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post #3 of 21 Old 03-06-2008, 01:11 PM
Join Date: Apr 2007
Location: MD
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NEVER beat the horse for pulling back. It can get only much worse. Mine does it too - she's spooky and feels trapped sometime. I don't tie her to post but either hold the end (and she stands) or make one loop around the post, so if she pulls it's getting loose by moving with her. I've seen equipment on Clinton Anderson's to teach the horse to tie, but it's too costly. You can look for release hook (it's not that expensive), which let horse pull back, but still tight, so it doesn't pull the whole rope through.
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post #4 of 21 Old 03-06-2008, 03:33 PM
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yes i agree with the no hitting thing if he's afraid. It's one thing to pop em if they are acting out, but being afraid is different. Especially if everything is new. when introducing my gelding to new things, he feels the need to pull pull pull and back up. i just stay calm and let him back up to the end of the lead rope and keep myself calm and just stand there. then he gets too curious and comes up to whatever it is himself. with grooming though, that's a hard one. my gelding also does the chewing and antsy thing, but doesnt pull back. he just gets bored(but he's 2). So sorry i wasnt of any help, but hopefully someone else can come up with something.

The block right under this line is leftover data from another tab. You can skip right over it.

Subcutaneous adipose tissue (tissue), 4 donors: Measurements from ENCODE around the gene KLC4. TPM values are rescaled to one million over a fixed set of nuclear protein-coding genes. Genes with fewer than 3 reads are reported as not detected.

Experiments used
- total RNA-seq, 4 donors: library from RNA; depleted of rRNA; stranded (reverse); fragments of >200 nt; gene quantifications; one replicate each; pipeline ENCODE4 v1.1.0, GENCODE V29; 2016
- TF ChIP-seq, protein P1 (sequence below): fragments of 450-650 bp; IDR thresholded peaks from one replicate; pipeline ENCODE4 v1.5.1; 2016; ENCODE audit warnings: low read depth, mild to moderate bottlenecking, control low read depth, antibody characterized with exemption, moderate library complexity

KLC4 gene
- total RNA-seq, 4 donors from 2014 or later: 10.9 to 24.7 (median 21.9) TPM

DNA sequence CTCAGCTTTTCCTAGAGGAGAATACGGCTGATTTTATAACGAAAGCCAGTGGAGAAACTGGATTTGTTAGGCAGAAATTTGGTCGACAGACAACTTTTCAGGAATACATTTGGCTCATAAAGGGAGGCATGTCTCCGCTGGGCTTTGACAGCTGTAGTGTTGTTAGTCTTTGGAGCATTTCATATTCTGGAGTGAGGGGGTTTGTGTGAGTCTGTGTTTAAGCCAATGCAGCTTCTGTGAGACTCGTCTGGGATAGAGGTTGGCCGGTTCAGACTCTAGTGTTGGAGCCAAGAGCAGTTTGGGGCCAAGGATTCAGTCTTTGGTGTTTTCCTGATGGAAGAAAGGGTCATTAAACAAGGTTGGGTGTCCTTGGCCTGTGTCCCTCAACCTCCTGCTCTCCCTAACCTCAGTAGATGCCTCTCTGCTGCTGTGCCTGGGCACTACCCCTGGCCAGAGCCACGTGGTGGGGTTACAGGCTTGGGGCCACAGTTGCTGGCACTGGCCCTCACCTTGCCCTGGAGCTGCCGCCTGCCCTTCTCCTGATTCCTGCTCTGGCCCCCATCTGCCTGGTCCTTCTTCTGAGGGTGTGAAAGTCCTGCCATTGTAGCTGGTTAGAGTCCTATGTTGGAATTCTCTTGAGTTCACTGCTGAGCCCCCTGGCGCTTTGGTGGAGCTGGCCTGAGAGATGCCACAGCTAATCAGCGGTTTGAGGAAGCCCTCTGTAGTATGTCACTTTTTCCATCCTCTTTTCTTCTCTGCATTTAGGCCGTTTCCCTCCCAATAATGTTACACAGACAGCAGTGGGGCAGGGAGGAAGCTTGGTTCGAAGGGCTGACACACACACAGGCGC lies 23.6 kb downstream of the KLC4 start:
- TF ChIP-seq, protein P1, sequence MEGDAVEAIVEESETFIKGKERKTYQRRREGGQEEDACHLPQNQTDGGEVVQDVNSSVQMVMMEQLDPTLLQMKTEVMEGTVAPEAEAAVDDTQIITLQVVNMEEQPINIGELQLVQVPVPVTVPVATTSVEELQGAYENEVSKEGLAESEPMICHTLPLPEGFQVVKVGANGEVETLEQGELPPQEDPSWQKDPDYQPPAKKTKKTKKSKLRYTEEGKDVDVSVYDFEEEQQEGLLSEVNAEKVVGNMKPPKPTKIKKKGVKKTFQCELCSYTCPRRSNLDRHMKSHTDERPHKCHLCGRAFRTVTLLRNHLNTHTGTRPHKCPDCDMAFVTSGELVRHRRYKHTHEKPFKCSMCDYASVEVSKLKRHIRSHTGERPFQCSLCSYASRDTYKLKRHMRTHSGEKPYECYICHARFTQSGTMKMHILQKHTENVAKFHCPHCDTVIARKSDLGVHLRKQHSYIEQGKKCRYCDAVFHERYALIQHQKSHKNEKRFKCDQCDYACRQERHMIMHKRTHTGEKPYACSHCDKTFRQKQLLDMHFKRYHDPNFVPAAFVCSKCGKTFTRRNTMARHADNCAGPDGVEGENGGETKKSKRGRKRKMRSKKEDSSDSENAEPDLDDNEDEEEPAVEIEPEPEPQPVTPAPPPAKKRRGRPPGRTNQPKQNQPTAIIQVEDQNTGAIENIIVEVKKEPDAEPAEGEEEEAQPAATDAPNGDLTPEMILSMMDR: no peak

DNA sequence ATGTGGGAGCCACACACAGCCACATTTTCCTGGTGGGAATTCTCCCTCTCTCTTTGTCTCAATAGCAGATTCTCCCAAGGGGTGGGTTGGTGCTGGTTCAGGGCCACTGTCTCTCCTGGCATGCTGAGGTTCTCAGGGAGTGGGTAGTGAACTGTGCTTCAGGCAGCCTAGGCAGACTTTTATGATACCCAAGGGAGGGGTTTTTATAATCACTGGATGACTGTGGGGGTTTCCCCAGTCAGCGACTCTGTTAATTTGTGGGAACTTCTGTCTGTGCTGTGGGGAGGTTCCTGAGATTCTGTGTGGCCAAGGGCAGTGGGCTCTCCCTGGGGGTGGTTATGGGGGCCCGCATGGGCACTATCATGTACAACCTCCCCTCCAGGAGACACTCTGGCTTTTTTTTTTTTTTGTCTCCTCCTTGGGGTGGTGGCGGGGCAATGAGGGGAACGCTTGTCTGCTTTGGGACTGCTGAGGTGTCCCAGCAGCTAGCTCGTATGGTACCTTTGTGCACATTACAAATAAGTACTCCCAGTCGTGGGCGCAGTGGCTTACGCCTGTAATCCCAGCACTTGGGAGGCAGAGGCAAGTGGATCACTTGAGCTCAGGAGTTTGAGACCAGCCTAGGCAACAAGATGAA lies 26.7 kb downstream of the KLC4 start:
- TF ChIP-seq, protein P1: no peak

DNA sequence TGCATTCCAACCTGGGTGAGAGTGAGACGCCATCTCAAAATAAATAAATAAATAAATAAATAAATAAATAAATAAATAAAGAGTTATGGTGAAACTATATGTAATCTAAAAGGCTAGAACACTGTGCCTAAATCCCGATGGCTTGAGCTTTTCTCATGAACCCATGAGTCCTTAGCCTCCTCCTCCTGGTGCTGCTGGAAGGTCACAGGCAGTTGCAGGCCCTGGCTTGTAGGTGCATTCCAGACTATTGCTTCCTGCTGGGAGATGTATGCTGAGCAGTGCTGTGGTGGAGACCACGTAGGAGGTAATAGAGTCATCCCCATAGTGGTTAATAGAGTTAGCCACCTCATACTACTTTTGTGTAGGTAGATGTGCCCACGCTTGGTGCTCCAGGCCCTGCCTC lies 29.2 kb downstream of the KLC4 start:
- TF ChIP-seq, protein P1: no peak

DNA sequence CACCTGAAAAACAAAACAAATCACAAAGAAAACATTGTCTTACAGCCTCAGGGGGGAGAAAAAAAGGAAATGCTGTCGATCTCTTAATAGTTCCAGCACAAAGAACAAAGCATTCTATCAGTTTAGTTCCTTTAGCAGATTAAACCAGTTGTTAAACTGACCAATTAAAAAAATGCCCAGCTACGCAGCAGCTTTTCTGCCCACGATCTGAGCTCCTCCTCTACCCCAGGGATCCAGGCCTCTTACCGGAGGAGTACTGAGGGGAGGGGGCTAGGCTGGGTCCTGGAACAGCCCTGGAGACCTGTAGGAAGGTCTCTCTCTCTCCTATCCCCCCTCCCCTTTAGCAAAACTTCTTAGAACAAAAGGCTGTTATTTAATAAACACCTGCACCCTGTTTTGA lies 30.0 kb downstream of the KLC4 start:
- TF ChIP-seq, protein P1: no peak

I think if I were in your situation, I would just do little grooming sessions at a time. Catch it before he is about to freak out and be done. But it has to be when you say so, not because he is acting up. And just build the time up longer and longer. Make the time fun. while he's being good, maybe give a piece of carrot. lots of rubbing and praise. It sounds like maybe baby steps are needed. but i dont know sorry!
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post #5 of 21 Old 03-06-2008, 03:55 PM
Join Date: Feb 2008
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My boy can be a bit of hand full with a similar issue. When I being him in the barn aisle and tie him, if the barn is empty (as in the morning or sometimes earlier in the afternoon) he gets agitated because he is the only horse inside.

Interestingly enough when we are out in the arena working just the 2 of us, the fact there are no horses around is fine but as when we are in the barn aisle he's a punk.

He knows better. I think he just unhappy that he is by himself. Do lots and lots of handling with him. The more you handle him on the ground the better he will get. As it has been mentioned try to figure out and see if there is a different reason as to why he might be acting this way (no other horses around, something scaring him, maybe history of an accident while tied etc).

Good luck :)
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post #6 of 21 Old 03-06-2008, 04:12 PM
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My boy went through a phase like that this winter for about a month, which irritated the crud out of me, because that is one habit that I just cannot stand in horses. I made sure that the halter and lead were strong (rope halters are good), and tied it so that it would not jam up really badly, and he would decide to pull back for various reasons fighting the rope and then stop - 2 or 3 times while tied.